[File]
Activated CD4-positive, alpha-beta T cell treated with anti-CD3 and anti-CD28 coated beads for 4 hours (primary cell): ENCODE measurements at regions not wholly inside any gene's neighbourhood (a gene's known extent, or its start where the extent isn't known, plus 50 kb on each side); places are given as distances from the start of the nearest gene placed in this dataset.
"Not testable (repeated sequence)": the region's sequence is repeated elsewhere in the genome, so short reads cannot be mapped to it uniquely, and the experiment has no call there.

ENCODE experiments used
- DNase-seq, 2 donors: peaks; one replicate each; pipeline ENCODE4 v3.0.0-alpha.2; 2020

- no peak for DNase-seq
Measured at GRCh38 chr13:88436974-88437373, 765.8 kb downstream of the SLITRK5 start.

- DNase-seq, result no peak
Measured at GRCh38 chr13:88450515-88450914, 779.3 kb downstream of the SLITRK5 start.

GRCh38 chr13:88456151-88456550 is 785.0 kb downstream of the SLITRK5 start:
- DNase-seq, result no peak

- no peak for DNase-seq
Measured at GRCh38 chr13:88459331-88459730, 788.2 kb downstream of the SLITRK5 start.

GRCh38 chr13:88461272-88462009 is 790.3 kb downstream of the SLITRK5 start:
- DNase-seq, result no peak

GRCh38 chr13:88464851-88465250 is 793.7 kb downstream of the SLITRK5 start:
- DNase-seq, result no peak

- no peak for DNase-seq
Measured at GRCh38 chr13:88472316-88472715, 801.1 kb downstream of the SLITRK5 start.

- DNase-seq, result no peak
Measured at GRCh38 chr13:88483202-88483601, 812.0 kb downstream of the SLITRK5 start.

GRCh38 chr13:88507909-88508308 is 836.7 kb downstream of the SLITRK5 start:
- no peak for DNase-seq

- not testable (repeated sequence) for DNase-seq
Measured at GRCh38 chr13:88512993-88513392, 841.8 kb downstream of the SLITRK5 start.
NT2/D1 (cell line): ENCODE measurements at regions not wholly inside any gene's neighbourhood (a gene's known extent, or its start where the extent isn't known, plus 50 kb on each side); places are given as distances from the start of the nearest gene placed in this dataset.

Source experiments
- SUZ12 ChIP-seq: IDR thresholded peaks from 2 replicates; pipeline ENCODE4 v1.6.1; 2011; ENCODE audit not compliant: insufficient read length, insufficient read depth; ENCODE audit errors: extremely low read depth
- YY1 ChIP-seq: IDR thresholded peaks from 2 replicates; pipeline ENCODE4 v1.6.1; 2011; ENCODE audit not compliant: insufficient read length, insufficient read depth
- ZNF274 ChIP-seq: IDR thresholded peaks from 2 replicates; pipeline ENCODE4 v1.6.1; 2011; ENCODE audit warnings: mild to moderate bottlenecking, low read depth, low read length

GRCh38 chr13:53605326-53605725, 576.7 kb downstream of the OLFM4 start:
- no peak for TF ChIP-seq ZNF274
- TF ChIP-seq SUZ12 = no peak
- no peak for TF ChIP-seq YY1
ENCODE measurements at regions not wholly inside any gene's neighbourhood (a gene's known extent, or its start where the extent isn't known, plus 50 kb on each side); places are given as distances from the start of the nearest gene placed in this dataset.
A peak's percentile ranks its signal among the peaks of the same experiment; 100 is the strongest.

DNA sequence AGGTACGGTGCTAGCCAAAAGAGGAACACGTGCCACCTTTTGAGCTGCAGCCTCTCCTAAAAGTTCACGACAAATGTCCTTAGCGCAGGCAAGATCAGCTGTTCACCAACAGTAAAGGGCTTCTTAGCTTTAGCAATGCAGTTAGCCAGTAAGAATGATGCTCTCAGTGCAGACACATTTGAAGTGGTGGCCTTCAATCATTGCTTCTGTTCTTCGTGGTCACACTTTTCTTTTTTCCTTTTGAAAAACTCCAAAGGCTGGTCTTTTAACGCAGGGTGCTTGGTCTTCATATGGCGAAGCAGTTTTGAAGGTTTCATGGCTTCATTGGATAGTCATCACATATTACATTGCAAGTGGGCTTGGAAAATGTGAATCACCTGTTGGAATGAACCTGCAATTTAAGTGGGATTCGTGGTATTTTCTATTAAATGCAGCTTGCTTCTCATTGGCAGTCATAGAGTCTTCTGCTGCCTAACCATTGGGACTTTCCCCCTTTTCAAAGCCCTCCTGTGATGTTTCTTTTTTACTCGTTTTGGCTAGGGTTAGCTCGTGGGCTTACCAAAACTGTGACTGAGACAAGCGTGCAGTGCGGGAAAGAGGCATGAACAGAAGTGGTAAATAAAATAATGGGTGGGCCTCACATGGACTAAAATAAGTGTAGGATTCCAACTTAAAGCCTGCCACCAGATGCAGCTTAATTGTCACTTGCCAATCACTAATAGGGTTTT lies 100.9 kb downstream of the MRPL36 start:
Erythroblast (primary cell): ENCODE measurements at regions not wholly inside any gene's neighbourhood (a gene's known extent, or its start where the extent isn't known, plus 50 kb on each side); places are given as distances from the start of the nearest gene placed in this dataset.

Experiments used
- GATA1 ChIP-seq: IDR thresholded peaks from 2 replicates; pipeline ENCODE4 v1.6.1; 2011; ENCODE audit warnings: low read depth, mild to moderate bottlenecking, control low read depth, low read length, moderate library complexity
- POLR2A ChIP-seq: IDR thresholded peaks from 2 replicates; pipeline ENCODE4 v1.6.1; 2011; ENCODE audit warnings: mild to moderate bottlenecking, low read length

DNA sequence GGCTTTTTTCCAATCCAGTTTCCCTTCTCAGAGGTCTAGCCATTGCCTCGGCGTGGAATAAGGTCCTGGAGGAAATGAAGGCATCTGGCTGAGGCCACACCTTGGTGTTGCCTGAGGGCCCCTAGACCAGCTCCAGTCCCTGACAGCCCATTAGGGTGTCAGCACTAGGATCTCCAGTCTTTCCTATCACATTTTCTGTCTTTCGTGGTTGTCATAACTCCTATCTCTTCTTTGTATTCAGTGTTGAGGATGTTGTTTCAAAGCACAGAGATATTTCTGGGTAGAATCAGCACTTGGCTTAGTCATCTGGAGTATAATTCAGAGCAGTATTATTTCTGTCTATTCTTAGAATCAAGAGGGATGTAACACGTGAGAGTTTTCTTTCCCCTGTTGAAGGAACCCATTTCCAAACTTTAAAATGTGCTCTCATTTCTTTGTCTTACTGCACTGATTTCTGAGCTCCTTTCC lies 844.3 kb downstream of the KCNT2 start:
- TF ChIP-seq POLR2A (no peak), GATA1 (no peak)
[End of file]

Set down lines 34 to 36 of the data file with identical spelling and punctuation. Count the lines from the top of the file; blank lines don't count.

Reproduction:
ENCODE measurements at regions not wholly inside any gene's neighbourhood (a gene's known extent, or its start where the extent isn't known, plus 50 kb on each side); places are given as distances from the start of the nearest gene placed in this dataset.
A peak's percentile ranks its signal among the peaks of the same experiment; 100 is the strongest.

DNA sequence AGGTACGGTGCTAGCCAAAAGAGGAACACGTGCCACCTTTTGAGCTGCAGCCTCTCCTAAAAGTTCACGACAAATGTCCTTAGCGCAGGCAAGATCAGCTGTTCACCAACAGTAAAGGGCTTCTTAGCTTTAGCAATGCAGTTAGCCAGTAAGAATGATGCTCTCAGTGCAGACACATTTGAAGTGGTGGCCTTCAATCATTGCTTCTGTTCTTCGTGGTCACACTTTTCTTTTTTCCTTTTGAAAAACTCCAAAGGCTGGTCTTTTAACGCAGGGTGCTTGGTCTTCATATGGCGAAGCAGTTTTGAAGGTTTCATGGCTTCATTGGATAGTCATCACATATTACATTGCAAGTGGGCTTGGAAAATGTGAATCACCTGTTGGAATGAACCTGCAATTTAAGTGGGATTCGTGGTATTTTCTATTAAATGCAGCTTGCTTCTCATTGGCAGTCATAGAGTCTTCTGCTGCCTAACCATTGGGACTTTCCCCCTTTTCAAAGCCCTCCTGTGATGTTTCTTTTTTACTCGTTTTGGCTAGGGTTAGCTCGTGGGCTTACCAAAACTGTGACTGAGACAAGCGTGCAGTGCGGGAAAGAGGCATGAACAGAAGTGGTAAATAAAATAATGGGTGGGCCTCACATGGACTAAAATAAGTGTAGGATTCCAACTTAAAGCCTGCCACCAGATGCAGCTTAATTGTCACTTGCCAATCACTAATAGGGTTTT lies 100.9 kb downstream of the MRPL36 start: